If you’ve read my books you may have noticed that there’s quite a lot of diversity in them. Most of the fiction I read when I was younger (and much of it produced today) is about… well, to be blunt, it’s about white men. Or white women. I do acknowledge that Emma, my main character, is white and female – but the rest of my characters… they’re something of a mixed bunch. With regard to race, ethnicity, and sexuality.

Jalisa Blackman writes a blog called ‘Minority Report’ where she searches for, and identifies, diversity in fiction, particularly fantasy, and I’m honored that she’s identified my work as an example of doing it right! I was terribly flattered when she contacted me to talk about it. I think you can tell that this is a very passionate subject of mine – even though I’m a boring white old woman myself, my kids are mixed and I never want to see them marginalized. I will fight to my last breath to ensure that society never gives them second-class treatment.

Here’s a link to the interview I did with Jalisa, on the topic of diversity. As you can see, I’m optimistic about the future!

Minority Report with Kylie Chan


3 responses to “Diversity.”

  1. Marie says:

    Hi Kylie – great blog post and interview, and love to hear that this is a passion of yours. As a mixed-race half-Asian myself, I’ve always appreciated your blend of diverse characters – your portrayal is spot on and feels perfectly normal and “right” to me as a reader. Thanks for holding a mirror up to reality! 🙂

  2. William says:

    Well as a anglo/irish white male the diversity feels normal to me. I just look around to see how diverse Sydney is at least. And I went to school in the 70’s where the migrant hostel was just across the road.

    BTW I really did enjoy Small Shen.

  3. Aaron says:

    I’m currently reading your Dark Heavens series. While it’s always positive to see homosexual charaters included in novels, I’m disappointed that you seem to be re-inforcing certain negative stereotypes about homosexual men.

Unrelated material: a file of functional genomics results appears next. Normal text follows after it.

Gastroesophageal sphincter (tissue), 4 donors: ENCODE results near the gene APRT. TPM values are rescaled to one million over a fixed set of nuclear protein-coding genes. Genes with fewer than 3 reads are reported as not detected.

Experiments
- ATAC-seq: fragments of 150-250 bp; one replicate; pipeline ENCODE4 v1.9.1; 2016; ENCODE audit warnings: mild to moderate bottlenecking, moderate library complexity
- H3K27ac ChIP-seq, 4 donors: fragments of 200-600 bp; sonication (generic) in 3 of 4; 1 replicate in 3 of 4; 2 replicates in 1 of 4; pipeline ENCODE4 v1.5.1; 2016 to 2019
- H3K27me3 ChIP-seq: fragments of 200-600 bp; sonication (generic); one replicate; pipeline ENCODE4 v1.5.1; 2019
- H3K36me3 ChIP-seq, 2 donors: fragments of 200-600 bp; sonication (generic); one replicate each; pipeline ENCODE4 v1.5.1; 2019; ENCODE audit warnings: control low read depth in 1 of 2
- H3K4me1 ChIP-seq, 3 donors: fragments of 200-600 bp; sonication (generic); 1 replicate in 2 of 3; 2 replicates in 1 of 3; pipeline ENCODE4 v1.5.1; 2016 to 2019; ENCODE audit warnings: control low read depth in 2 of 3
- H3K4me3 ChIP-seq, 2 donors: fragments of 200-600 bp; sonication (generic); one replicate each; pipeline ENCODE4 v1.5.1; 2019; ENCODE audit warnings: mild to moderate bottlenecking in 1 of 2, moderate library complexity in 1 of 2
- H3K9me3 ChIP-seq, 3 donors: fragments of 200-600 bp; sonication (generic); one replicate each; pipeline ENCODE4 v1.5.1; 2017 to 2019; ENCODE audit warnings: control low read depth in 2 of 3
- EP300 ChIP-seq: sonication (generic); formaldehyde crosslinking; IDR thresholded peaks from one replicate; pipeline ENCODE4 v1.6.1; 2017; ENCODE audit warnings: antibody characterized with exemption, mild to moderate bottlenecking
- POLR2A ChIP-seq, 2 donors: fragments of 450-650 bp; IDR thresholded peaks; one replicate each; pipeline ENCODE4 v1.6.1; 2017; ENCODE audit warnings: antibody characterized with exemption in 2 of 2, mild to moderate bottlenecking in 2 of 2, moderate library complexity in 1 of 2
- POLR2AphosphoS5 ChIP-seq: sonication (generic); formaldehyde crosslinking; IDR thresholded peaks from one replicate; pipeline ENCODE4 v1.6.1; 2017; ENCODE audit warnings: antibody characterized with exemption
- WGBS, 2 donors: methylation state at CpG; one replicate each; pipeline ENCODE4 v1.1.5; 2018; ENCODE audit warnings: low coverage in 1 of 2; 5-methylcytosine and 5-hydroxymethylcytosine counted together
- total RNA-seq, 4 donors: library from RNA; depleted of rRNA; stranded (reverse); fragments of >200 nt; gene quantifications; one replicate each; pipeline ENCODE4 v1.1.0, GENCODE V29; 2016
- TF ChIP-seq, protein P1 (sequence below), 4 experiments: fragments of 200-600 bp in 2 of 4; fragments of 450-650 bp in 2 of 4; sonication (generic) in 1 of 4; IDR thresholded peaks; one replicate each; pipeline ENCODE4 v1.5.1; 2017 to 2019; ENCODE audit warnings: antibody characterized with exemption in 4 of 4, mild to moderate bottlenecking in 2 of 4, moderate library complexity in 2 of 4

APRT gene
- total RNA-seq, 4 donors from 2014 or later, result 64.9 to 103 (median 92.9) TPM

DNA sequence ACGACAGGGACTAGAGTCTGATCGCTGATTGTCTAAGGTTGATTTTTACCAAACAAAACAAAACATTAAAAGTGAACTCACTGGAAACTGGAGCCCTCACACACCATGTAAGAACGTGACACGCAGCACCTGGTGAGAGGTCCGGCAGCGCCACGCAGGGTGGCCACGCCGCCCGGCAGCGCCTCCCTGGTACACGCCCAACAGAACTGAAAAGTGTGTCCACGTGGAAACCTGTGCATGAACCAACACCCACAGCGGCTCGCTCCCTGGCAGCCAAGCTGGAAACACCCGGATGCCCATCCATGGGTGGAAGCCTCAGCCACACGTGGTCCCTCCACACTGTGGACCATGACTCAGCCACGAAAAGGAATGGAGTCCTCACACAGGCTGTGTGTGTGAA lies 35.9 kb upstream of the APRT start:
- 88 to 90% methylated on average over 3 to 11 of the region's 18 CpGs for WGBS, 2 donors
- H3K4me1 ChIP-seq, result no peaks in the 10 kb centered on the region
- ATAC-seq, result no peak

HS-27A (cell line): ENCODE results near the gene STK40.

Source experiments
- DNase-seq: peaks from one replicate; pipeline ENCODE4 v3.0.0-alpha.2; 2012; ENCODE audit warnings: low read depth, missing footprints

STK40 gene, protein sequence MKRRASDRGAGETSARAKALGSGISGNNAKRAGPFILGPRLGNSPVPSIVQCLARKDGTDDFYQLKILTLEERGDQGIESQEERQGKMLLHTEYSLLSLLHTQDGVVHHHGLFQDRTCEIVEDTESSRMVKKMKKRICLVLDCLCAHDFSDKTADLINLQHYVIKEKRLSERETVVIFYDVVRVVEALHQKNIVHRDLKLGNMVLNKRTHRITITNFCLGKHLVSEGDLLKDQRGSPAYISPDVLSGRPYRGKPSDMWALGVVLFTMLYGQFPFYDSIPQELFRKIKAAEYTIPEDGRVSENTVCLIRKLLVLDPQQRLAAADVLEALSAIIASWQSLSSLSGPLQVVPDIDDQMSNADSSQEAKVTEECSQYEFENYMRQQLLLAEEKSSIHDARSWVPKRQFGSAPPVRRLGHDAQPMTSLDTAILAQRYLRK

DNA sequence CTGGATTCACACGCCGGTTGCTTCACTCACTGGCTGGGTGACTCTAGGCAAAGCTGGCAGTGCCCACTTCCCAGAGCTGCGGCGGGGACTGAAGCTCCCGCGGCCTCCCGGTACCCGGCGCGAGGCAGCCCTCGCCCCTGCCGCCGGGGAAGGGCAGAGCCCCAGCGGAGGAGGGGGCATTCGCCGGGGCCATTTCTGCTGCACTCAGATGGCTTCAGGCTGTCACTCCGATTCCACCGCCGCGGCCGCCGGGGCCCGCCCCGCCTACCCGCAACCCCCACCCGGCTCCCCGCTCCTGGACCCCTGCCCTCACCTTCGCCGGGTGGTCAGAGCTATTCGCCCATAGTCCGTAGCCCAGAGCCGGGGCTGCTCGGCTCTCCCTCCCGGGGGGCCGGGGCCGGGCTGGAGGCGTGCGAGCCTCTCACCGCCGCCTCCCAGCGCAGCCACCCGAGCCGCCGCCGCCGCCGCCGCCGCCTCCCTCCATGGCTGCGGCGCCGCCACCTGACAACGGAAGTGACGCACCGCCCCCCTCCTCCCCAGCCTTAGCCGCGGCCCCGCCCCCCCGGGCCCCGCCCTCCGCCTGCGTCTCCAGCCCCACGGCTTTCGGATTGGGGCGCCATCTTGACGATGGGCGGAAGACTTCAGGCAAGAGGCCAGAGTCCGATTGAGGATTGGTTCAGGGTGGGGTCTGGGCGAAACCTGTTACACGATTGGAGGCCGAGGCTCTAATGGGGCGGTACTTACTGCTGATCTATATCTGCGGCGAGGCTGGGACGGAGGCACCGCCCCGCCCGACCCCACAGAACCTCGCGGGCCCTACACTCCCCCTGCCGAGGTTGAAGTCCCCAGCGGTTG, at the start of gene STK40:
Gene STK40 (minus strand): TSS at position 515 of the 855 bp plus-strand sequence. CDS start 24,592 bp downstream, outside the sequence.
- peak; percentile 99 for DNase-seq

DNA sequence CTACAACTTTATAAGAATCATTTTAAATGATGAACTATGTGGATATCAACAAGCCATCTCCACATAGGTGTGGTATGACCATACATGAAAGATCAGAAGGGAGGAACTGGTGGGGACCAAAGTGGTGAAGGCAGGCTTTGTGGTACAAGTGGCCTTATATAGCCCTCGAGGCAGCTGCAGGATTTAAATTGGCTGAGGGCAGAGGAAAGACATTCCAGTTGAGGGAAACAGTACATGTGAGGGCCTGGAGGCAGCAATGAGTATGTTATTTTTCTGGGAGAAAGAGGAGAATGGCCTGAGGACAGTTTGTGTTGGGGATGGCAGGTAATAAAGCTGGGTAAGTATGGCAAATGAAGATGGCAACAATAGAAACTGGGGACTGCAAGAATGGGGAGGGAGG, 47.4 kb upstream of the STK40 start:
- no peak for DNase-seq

For example, Leo is HIV positive. I’m part way through book two and I can’t see what him having HIV adds to the story. Yes, he needed to be sick but why not cancer? Leo having HIV re-inforces the stereotype about gay men and HIV (even though HIV is currently growing faster amongst heterosexual populations).

    Further, once Emma finds out he is HIV positive Emma seems to admonish Leo for having sexual partners. So because he has HIV do you think he should never have sex again even though the risk of tranmission during protected sex is very low?

    And why does Emma need to share with Rhonda either that Leo is gay or that he has HIV. Is it because you are concerned that it is unsafe for a 15 year old boy to share a house with a gay man, or is it that you believe there is a high risk of cross-infection from living in the same house with someone who is HIV positive?

    As i said, great to see a strong gay character. A shame to weigh him down with so much populist baggage.

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